Kitchen Therapy


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Jammer Cookies

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This week’s Tuesdays with Dorie recipe is the Jammer Galette. Dorie describes it as “a vanilla sable topped with a spoonful of jam and circled with streusel.” The recipe is for a “thick, chunky galette” however I couldn’t get the idea of small, cookie sized jammer out of my mind. I wanted something I could just pop into my mouth and savour, and these turned out perfect!

As I was making these I was thinking about this blogging thing and the love and effort that we all put into it.
We buy the ingredients, we make the food, we photograph it making it look as pretty as we can and then we write about it. It’s a fair amount of work!

Recently, I have come across people on various social media sites (totally unrelated to any of these groups by the way!) posting photos of food that they have taken from magazines or other sites and claiming it is their own. I’ve read about this on other blogs and in my naivety I always thought no, that doesn’t really happen!¬†However, having witnessed it, it’s been on my mind a lot recently.

My first reaction was “wow! the audacity!”and I laughed it off (that’s often my first reaction to most things). As time has gone by I realise that it actually does bother me. With each recipe we make I’ve become more and more mindful of the time, commitment, love and effort involved. Sometimes the efforts are rewarding and other times nothing goes right from start to finish! Either way we are in this, doing it, and for that I have a huge respect.

These little cookies didn’t have many ingredients however they really were a labour of love.
And I wouldn’t have it any other way.
In hindsight my little slap of reality has been good for me.

We loved these and I can’t wait to see what recipe the rest of the Tuesdays with Dorie group cooked!
I found Dorie’s recipe for these on the Epicurious website if anyone is interested in trying them ūüôā


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Beggar’s Linguine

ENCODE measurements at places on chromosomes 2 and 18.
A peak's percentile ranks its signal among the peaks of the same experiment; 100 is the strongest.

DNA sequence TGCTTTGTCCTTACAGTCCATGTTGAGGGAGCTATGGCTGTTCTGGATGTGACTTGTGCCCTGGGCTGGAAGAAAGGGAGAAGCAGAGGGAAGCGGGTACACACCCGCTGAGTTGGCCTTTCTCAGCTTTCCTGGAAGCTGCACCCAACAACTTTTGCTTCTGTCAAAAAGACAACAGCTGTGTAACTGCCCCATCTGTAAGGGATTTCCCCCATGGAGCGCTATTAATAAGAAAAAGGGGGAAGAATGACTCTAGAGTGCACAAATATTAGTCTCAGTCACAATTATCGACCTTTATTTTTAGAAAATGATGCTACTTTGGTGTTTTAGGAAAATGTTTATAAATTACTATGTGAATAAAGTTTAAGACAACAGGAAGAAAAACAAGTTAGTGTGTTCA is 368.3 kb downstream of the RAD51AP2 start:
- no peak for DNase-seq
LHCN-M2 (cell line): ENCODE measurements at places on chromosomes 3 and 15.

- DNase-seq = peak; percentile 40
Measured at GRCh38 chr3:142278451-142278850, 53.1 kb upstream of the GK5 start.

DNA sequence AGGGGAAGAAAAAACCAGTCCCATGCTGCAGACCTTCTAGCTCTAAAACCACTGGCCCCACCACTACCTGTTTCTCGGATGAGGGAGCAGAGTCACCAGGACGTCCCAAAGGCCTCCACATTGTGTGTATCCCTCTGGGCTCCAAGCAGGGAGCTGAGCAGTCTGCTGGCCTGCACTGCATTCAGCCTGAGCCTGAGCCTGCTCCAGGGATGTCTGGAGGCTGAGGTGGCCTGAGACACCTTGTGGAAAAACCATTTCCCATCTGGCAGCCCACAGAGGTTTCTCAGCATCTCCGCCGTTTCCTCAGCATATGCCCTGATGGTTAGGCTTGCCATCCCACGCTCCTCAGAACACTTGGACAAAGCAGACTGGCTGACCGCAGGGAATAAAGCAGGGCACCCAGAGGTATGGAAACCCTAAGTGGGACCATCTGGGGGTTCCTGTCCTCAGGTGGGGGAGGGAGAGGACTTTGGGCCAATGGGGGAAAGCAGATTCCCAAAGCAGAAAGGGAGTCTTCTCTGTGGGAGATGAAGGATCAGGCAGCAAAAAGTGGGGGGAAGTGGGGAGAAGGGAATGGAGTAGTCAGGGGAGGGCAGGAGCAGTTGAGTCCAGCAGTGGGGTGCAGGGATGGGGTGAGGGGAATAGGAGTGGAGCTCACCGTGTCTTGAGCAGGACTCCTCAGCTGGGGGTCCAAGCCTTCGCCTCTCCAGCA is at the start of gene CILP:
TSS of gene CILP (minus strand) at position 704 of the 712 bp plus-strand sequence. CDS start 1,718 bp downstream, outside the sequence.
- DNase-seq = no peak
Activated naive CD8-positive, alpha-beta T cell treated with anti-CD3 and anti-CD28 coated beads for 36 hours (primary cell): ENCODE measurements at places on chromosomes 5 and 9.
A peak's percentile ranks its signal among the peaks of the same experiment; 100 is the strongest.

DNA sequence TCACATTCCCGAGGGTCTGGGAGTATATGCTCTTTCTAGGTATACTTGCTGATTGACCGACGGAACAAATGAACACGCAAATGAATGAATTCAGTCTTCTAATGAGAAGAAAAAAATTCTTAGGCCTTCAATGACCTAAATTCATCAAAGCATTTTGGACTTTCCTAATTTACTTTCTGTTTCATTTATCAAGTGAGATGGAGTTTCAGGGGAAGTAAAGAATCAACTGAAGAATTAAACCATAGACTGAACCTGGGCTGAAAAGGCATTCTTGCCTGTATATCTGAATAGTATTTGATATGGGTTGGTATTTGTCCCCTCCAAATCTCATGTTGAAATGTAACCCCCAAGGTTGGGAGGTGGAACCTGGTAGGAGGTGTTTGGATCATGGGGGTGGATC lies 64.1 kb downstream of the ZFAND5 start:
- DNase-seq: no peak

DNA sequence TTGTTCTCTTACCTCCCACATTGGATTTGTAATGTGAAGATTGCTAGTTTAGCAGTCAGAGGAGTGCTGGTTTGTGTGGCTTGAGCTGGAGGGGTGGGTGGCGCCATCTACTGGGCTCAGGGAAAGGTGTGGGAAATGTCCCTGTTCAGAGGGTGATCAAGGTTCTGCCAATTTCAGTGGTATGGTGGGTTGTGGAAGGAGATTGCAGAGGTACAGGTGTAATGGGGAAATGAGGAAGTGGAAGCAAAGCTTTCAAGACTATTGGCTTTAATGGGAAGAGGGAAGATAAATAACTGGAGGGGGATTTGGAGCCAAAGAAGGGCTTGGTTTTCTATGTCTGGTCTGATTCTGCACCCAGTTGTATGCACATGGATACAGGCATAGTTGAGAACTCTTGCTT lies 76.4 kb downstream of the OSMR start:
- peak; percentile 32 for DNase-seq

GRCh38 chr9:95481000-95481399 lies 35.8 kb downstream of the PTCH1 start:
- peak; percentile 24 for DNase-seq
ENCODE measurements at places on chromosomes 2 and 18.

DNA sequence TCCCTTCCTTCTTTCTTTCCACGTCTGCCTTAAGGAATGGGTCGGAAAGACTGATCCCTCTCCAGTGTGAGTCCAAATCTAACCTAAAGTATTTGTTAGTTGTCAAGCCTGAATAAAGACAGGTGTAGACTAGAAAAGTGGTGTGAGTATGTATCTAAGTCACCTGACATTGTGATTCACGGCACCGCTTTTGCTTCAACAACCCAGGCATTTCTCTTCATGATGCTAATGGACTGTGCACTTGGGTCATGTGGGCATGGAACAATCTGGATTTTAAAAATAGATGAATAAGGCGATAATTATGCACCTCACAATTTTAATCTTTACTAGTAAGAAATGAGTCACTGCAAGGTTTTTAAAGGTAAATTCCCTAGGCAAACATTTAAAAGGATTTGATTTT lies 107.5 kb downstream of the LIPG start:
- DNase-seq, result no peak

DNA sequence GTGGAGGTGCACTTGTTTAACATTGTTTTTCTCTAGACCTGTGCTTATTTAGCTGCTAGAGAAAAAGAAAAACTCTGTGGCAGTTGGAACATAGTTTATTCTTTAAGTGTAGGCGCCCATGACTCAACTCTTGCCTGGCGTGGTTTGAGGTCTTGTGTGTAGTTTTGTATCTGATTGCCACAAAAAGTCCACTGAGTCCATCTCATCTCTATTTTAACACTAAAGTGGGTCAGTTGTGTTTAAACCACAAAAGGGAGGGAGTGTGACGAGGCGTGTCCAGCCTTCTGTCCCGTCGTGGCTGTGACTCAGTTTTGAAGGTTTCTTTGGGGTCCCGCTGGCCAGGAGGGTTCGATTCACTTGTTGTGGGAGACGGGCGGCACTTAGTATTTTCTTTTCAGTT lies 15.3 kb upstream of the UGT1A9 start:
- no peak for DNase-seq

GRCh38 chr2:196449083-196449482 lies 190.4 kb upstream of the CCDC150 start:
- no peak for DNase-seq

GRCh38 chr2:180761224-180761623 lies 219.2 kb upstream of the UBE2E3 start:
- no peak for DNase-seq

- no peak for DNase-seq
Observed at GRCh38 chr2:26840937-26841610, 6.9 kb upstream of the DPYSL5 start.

A basic skill every therapist learns early in their career is how to “roll with resistance” that client’s put up when touching on issues they may not want to deal with.

This week I used every trick in the bag to deal with the resistance I felt towards this recipe!

From simple reflection, “So you don’t think you’d like to try this recipe.”

To double-sided reflection, “I can see that you’re not wanting to do this recipe but you’re not willing to give up either.”

From reframing, “So this is an exciting opportunity to try something you would never have tried before!”

To agreeing with a twist, “Yes, trying this recipe will be a waste of time because you know they won’t like it, but they will be excited about trying something authentically ‘French’!”

You get the gist…

I actually decided early in the week I wouldn’t even bother with this one. It was just too weird and I would skip it!
I mean, it’s not like it’s compulsory or any thing… right…?

But, (sighing), I knew the key thing to resistance is to not provoke it and to steer its energy towards creating positive change! So…

As I boiled the pasta…I rolled with the resistance…

As I chopped the walnuts (we are allergic to all other nuts!), figs and raisins… I rolled with the resistance…

But them something interesting happened…
As the butter boiled and bubbled and the colour intensified and changed…
I felt the resistance… melting…

At the last minute, I decided to add only half the pasta to the buttery sauce. The whole packet felt too much.
I fried up the left over pasta with some eggs.

By this point, all my resistance was gone and I felt great!
I had completed this week’s recipe and made a last minute switch that I knew the kids would like and eat!

As the resistance eased, I could feel my energy return and myself open to new possibilities!

I started to feel excited by the flavours in front of me…

I eagerly bit into the linguine and… I liked it!
I couldn’t eat too much as it was far too rich and buttery! But the taste was good.
My husband on the other hand felt a bit disturbed with the combination. He said it tasted like muesli and called it “breakfast” food!
The kids took a few bites each and said it was ok, but they couldn’t eat much more than that either.

(I felt incredibly satisfied!¬†I “rolled” with my resistance and instead of getting stuck, I opened my self to new experiences and possibilities. And that felt fantastic!)

If you’re interested in trying this recipe for yourself, and see where it takes you, you can go straight to Dorie’s website and view the full recipe here.

To get a great cross-section of views on this recipe I encourage you to click here and see what other’s who participated in this week’s French Fridays with Dorie thought!

 

 

 


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Short Ribs In Red Wine and Port

I admit it! I have (until recently) been one of those people who thought creativity meant being able to paint or decorate!
It was something that involved a lot of drawing and knowing which colours went together.
So, given this definition, I routinely described myself as “the least creative person you were to ever meet!”
Then, my 10 year forced me to re-evaluate my beliefs.
I had his future clearly planned for him in my mind. Studying economics at university and then working for one of the major banks! Done!